I’ve never hid my love of agricultural queens. The cow-shaped air freshener given to me by Alice in Dairyland 2005 hung from my rearview mirror for years (no, it didn’t smell like cows). A few years ago, I did a tribute to Alice on “Wisconsin Life.” And now, I’ve written a longer piece on ag queens and the long history – and future – of women in agriculture for Edible Milwaukee. Get a sneak peek below and then follow the link to the full piece.
She’s milked a cow with rocker Alice Cooper. She’s danced with Lawrence Welk on TV. She’s appeared in the Rose Parade.
She is Alice in Dairyland and she’s been Wisconsin’s agricultural royalty for 66 years. Alice travels the state during her yearlong reign talking up the importance of farming. Despite her name, she’s more than just dairy, and more than just an agriculture beauty queen.
“I cover the diversity of Wisconsin’s agricultural sector from mink and cranberries to ginseng and ethanol,” says Zoey Brooks, the 67th (and current) Alice in Dairyland. “It’s a marketing job, and I spend most of my time on the road trying to be a positive voice for agriculture in Wisconsin.”
Wisconsin’s royalty isn’t confined to Alice. We’ve also got a cranberry queen, a honey Queen, a Brown Swiss Queen, a Hereford Association Queen, a maple Queen, and a Cherry Blossom Princess, among others. While they may seem a little silly and outdated today, these agricultural queens have an ancient history.
Some girls dream of being a movie star. Me? I’ve got a thing for agricultural queens like Alice in Dairyland. Alice is Wisconsin’s agricultural royalty. Crowned in May, she travels the state during her yearlong reign talking up the importance of farming.
Alice in Dairyland got her start in 1948 at the Wisconsin Centennial Exposition (she was preceded by the “Dairy Queen”). Margaret McGuire-Blott had the honor of being the first Alice. Alice’s early years were a bit strange. At the State Fair, a huge paper-mache Alice would answer questions from children, while the real Alice sat backstage and threw her voice. But she also got to travel the country.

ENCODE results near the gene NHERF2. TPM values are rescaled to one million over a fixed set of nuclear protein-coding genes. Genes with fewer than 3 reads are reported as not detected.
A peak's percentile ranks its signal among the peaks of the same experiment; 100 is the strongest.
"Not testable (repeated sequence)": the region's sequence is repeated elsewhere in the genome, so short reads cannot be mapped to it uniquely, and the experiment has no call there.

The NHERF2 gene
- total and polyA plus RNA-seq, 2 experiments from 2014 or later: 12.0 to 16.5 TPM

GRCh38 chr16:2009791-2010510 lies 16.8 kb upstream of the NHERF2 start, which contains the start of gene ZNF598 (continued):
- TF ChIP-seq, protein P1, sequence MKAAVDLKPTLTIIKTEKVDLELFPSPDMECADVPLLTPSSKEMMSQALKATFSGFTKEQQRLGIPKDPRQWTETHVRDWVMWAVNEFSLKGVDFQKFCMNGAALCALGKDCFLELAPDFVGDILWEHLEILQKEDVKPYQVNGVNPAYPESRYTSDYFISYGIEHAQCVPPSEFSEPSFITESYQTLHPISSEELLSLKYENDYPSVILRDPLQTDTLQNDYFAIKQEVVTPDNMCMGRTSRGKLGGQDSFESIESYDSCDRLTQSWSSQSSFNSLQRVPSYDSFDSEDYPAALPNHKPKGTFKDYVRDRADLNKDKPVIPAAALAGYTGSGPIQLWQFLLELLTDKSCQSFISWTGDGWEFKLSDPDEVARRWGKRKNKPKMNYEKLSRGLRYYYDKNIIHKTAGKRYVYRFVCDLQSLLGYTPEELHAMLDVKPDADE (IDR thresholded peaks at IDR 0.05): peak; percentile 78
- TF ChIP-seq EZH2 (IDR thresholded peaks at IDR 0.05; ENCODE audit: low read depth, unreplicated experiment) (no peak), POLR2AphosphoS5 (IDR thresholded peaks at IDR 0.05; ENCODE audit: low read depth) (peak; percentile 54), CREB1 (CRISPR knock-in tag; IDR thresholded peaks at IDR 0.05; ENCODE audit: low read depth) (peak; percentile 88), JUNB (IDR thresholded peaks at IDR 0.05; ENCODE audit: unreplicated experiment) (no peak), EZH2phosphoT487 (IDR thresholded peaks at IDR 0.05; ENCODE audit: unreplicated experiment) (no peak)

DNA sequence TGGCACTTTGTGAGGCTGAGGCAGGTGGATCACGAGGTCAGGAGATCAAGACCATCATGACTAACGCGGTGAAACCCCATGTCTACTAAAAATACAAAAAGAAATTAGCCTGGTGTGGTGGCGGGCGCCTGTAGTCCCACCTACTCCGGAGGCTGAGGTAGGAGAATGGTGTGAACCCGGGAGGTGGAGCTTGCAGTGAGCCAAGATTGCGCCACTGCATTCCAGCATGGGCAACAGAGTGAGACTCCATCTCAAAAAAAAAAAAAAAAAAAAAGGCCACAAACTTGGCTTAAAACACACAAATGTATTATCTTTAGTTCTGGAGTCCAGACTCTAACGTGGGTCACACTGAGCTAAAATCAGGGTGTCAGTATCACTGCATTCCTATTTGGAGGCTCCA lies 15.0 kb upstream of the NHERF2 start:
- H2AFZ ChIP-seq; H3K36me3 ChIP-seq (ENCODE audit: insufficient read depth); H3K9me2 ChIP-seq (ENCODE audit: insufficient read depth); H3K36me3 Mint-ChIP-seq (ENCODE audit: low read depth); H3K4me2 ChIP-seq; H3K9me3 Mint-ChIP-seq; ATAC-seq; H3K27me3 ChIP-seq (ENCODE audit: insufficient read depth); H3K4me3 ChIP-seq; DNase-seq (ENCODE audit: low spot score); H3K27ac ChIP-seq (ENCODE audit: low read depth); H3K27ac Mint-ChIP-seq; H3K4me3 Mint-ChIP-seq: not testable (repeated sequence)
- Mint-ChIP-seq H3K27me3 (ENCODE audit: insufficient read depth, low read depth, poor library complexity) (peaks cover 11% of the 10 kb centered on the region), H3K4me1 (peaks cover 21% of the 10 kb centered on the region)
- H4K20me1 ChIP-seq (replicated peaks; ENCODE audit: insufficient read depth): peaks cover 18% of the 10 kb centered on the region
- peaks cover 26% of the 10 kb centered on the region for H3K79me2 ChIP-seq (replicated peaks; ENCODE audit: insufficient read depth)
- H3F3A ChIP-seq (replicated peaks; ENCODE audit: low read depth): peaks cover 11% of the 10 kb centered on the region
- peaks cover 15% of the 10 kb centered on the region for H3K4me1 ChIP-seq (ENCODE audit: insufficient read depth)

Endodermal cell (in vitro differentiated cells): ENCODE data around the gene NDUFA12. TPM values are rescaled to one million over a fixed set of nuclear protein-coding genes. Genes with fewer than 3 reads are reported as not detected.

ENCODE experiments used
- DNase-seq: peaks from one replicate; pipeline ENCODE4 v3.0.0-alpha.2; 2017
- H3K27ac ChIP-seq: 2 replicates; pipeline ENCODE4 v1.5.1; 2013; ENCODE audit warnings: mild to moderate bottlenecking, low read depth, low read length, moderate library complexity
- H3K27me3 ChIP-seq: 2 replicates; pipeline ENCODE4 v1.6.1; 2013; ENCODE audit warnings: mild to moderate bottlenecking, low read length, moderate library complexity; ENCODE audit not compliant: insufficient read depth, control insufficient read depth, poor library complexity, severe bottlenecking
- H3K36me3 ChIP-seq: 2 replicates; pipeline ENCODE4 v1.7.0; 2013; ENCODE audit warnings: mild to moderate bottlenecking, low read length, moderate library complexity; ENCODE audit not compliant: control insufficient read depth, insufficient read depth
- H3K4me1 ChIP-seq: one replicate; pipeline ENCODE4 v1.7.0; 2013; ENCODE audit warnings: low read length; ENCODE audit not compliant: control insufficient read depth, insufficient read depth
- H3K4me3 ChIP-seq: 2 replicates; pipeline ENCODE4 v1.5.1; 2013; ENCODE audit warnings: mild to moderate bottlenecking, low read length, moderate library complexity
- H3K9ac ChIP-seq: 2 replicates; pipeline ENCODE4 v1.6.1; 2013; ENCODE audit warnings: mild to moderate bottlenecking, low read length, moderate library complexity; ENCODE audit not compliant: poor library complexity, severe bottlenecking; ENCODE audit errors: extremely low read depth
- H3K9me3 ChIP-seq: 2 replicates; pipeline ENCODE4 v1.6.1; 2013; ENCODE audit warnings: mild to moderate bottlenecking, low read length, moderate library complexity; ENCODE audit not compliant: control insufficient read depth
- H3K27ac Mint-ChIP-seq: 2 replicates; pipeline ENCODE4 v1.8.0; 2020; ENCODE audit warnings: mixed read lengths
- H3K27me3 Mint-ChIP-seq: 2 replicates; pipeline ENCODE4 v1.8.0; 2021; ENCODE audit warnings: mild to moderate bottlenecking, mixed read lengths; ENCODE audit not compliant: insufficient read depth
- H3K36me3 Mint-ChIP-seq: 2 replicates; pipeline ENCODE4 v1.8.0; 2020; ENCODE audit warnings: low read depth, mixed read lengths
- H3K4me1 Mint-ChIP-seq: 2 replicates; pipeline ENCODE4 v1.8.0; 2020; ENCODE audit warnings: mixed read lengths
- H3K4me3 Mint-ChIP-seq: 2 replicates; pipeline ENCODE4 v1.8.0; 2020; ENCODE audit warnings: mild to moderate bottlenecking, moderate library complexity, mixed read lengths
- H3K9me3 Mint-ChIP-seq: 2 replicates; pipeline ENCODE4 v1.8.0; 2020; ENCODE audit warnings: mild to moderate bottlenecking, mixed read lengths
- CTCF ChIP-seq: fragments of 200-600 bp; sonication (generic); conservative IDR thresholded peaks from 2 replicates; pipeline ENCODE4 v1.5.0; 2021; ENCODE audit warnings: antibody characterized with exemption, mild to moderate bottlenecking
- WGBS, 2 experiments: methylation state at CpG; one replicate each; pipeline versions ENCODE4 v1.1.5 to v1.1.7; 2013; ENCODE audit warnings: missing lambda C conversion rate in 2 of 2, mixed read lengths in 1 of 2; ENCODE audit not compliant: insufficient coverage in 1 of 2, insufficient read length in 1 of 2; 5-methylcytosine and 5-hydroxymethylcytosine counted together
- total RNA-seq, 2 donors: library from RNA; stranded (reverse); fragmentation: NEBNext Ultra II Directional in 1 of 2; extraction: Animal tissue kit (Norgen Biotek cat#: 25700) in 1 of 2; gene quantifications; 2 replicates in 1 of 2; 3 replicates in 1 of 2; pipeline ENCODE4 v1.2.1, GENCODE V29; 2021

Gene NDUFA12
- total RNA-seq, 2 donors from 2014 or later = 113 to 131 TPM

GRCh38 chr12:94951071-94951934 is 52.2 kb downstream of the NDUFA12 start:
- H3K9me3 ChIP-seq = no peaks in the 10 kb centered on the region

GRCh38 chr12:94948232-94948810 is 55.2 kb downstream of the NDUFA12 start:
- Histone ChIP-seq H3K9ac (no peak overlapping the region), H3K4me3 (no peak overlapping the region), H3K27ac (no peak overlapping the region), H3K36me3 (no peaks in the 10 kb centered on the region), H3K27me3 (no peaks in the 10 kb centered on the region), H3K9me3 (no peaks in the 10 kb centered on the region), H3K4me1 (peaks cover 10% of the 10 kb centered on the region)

Early Alices logged more than 150,000 miles a year. They went to Hollywood, rode in the Rose Parade, and danced with Lawrence Welk on TV. Today’s Alice spends most of her time in Wisconsin but she continues to make appearances worldwide.
I met my first Alice at the Wisconsin State Fair in 2003 where I got to shake her hand. Our bond was cemented when she gave me a cow-shaped air freshener.
This was only my first encounter with Wisconsin royalty, though. I once took a class with Wisconsin’s Honey Queen. She wore a different honey t-shirt every day. I thought at first that she just really liked honey.
Wisconsin’s royalty isn’t just confined to dairy and honey, though. We’ve also got a cranberry queen, a Brown Swiss Queen, and a Cherry Blossom Queen, among others. While they may seem a little silly and outdated today, these agricultural queens have an ancient history.
For thousands of years, women have been associated with agriculture and the harvest. Women have been depicted as symbols of the earth, fertility, and abundance, the very things that people hoped for their crops. The mystery of life, especially birth, was one area that women held deep firsthand knowledge, and fertility goddesses, particularly Mother Earth, were important figures in the ancient world. The correlation of fertility and the goddess found its roots in agriculture. All over the world, from Asia and Africa to Europe and South America, female goddesses represented the fruitful plains as well as the work of tending to them.
The Greeks had Demeter who was said to have invented agriculture and all of the rituals associated with it. The Romans had their own Demeter named Ceres, as well as Pomona who kept an eye on the fruit trees. Hindu goddesses watched over food, the harvest, and nourishment. In North and South America, a Corn Mother gave life to the continents’ staple crop. Corn along with beans and squash were known as the Three Sisters because the plants were said to embody female spirits.
This ancient connection between women and the land extends to real women, too, not just divinities. Women have long been responsible for growing, harvesting, and preparing food for themselves and their families.
So Alice in Dairyland and Wisconsin’s other queens aren’t just some prefeminist holdover from the 1940s and 1950s. They are the modern incarnation of a tradition that stretches back thousands of years to people and cultures around the world.